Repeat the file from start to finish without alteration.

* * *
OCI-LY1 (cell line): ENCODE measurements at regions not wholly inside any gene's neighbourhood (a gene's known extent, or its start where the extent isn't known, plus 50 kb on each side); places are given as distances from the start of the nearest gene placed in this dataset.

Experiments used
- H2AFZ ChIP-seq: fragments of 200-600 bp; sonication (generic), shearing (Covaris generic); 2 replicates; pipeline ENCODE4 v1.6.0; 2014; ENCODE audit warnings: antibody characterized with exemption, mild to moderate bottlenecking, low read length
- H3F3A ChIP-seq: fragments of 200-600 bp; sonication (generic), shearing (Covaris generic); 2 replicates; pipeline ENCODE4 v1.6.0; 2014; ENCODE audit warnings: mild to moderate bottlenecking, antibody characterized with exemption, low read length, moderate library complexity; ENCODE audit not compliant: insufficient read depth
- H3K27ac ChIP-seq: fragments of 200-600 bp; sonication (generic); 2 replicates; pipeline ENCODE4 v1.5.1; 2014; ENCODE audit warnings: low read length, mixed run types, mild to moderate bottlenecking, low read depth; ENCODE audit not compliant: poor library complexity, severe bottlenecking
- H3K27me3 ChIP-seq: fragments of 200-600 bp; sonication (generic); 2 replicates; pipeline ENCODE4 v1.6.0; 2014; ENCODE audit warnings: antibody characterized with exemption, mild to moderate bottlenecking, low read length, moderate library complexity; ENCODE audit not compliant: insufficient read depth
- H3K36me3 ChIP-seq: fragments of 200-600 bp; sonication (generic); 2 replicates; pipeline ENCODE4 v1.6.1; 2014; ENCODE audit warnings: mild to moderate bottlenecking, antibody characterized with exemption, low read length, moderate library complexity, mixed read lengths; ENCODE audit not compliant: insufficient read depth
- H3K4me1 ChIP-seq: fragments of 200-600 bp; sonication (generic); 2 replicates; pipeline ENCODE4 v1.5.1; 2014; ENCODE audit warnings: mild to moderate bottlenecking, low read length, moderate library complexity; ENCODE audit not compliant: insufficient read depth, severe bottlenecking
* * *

OCI-LY1 (cell line): ENCODE measurements at regions not wholly inside any gene's neighbourhood (a gene's known extent, or its start where the extent isn't known, plus 50 kb on each side); places are given as distances from the start of the nearest gene placed in this dataset.

Experiments used
- H2AFZ ChIP-seq: fragments of 200-600 bp; sonication (generic), shearing (Covaris generic); 2 replicates; pipeline ENCODE4 v1.6.0; 2014; ENCODE audit warnings: antibody characterized with exemption, mild to moderate bottlenecking, low read length
- H3F3A ChIP-seq: fragments of 200-600 bp; sonication (generic), shearing (Covaris generic); 2 replicates; pipeline ENCODE4 v1.6.0; 2014; ENCODE audit warnings: mild to moderate bottlenecking, antibody characterized with exemption, low read length, moderate library complexity; ENCODE audit not compliant: insufficient read depth
- H3K27ac ChIP-seq: fragments of 200-600 bp; sonication (generic); 2 replicates; pipeline ENCODE4 v1.5.1; 2014; ENCODE audit warnings: low read length, mixed run types, mild to moderate bottlenecking, low read depth; ENCODE audit not compliant: poor library complexity, severe bottlenecking
- H3K27me3 ChIP-seq: fragments of 200-600 bp; sonication (generic); 2 replicates; pipeline ENCODE4 v1.6.0; 2014; ENCODE audit warnings: antibody characterized with exemption, mild to moderate bottlenecking, low read length, moderate library complexity; ENCODE audit not compliant: insufficient read depth
- H3K36me3 ChIP-seq: fragments of 200-600 bp; sonication (generic); 2 replicates; pipeline ENCODE4 v1.6.1; 2014; ENCODE audit warnings: mild to moderate bottlenecking, antibody characterized with exemption, low read length, moderate library complexity, mixed read lengths; ENCODE audit not compliant: insufficient read depth
- H3K4me1 ChIP-seq: fragments of 200-600 bp; sonication (generic); 2 replicates; pipeline ENCODE4 v1.5.1; 2014; ENCODE audit warnings: mild to moderate bottlenecking, low read length, moderate library complexity; ENCODE audit not compliant: insufficient read depth, severe bottlenecking